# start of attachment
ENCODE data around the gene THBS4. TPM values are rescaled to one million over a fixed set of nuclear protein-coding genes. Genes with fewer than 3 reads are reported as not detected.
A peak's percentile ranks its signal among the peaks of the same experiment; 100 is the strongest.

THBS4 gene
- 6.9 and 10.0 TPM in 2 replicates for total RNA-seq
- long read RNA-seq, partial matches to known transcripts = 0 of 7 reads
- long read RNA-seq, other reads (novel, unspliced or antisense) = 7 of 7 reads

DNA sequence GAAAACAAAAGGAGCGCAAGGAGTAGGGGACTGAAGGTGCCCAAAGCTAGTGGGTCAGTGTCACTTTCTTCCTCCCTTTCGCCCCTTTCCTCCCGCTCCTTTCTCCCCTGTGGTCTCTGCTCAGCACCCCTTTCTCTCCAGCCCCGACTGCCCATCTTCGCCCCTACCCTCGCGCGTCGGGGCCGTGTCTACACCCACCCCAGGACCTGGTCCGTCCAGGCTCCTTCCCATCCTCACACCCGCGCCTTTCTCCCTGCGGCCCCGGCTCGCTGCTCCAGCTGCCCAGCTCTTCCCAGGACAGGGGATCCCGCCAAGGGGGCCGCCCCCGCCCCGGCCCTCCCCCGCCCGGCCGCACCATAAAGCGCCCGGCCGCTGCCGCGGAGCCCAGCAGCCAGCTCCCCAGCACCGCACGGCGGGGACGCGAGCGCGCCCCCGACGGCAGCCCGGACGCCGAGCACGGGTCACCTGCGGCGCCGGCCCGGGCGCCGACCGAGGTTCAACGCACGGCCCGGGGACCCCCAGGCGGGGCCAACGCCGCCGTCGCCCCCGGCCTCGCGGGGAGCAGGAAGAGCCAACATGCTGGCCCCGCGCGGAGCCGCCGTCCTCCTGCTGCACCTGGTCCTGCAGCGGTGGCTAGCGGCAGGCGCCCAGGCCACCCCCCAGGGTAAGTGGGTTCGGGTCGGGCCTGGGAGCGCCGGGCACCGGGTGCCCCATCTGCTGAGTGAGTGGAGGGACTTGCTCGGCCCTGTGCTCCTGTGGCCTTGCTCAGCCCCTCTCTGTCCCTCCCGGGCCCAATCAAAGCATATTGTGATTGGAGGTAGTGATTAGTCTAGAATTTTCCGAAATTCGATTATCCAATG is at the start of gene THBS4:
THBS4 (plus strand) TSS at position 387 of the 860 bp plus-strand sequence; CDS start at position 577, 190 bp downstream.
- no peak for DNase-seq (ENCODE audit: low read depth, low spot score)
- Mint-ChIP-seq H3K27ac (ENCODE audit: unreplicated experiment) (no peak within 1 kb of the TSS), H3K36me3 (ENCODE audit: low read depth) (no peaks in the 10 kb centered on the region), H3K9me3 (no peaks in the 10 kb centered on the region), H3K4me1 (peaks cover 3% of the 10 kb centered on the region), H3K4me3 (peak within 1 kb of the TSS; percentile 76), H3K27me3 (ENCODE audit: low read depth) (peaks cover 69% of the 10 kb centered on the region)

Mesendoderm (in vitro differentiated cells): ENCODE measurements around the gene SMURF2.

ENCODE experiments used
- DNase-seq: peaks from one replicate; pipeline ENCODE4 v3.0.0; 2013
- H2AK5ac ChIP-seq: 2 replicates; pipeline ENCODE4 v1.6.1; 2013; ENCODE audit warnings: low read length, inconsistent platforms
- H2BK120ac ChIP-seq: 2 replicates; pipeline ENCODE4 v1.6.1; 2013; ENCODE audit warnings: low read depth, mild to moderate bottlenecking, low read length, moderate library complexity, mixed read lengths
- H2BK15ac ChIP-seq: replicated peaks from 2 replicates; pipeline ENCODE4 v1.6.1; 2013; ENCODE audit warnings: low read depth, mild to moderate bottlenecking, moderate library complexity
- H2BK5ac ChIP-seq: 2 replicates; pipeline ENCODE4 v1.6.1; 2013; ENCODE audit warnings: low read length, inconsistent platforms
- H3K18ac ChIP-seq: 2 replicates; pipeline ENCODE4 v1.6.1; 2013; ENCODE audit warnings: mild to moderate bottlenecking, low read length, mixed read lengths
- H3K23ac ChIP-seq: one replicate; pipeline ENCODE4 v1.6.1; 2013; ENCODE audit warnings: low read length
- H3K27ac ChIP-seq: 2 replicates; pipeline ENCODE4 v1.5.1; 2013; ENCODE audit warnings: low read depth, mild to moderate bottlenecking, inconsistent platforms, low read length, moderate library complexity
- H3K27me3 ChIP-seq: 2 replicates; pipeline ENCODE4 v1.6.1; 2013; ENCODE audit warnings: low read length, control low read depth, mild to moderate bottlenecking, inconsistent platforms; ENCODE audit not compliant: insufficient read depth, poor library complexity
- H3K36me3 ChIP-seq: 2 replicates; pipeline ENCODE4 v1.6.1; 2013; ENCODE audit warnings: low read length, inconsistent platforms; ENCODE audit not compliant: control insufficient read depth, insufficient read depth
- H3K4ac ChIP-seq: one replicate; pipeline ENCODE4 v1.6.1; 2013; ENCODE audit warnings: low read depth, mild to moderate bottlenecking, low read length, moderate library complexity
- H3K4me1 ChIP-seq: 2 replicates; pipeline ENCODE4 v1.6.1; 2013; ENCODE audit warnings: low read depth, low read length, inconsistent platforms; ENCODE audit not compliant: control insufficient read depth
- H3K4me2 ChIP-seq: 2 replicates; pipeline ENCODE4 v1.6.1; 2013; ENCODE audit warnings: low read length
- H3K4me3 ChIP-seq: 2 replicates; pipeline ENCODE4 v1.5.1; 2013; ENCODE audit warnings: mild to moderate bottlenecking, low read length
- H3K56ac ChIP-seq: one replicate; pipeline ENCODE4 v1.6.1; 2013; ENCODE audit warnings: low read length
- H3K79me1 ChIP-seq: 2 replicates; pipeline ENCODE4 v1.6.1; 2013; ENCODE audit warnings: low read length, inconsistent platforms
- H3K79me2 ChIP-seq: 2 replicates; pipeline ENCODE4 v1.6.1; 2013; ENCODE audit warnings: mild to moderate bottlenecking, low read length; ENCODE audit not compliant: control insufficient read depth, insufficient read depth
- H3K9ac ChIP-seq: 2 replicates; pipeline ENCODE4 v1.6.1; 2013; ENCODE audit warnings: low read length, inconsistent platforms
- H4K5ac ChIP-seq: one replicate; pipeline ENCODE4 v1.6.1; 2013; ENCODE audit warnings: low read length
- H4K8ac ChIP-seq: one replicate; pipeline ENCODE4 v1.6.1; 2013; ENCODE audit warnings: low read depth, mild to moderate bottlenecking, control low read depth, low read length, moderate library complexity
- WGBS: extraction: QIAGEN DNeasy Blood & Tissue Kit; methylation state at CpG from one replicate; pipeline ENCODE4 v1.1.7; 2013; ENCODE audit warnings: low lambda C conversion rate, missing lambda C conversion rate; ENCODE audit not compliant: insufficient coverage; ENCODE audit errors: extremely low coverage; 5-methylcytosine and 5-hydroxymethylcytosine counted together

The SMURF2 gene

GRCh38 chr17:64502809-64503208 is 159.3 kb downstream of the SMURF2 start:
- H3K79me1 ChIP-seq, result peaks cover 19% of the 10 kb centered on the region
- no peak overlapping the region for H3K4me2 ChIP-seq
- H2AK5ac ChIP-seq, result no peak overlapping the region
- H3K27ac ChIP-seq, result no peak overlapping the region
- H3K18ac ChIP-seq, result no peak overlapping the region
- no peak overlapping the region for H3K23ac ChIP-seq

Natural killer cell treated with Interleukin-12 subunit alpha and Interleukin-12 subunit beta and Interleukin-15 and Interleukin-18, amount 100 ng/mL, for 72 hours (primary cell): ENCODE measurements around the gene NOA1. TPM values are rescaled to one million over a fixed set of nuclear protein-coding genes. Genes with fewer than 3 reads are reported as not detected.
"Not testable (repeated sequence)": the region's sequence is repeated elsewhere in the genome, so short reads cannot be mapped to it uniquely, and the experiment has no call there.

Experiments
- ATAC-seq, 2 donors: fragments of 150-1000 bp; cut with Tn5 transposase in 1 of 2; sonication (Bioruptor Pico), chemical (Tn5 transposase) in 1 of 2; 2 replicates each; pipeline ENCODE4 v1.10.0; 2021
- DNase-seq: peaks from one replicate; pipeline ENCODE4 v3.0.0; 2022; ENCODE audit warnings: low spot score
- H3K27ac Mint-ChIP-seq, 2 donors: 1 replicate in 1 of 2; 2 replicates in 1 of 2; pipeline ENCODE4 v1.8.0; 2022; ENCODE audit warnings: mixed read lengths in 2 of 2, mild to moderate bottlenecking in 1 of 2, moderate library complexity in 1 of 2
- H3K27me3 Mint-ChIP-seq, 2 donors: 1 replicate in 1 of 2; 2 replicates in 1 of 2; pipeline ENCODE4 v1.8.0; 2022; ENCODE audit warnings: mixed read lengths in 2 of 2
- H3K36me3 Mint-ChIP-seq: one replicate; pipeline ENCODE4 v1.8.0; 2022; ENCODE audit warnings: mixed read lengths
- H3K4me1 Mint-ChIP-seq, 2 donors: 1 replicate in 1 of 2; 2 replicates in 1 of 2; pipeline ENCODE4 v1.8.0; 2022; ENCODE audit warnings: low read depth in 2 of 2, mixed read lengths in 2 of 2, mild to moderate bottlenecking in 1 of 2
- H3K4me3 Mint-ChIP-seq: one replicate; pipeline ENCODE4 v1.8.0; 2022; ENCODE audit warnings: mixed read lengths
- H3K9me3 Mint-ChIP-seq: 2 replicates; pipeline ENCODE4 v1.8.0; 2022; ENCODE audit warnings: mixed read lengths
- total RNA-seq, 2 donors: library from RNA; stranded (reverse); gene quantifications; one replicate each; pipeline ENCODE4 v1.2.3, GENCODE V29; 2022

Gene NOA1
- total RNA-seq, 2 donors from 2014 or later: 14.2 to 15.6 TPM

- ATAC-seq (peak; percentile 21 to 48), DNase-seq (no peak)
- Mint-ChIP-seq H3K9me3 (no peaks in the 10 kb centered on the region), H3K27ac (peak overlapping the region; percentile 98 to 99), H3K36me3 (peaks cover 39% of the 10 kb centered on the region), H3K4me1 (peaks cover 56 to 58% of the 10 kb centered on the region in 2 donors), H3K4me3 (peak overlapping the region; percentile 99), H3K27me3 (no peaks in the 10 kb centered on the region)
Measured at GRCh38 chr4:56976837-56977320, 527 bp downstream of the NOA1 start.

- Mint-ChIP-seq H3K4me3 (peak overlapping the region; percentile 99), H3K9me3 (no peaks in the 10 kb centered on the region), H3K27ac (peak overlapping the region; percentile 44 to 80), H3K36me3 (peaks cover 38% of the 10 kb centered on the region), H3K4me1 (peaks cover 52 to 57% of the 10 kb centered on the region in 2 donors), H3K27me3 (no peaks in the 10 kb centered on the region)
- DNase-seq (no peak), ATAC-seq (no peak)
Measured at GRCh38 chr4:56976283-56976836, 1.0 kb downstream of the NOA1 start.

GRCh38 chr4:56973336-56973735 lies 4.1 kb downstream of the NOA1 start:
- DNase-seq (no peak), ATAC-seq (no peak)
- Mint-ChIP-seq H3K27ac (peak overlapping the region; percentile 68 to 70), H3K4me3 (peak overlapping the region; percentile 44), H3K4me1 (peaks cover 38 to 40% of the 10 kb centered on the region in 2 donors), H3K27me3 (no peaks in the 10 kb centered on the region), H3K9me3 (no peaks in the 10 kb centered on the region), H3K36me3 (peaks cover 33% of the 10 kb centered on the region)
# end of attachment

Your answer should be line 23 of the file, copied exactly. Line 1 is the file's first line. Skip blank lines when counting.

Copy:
- H3K4ac ChIP-seq: one replicate; pipeline ENCODE4 v1.6.1; 2013; ENCODE audit warnings: low read depth, mild to moderate bottlenecking, low read length, moderate library complexity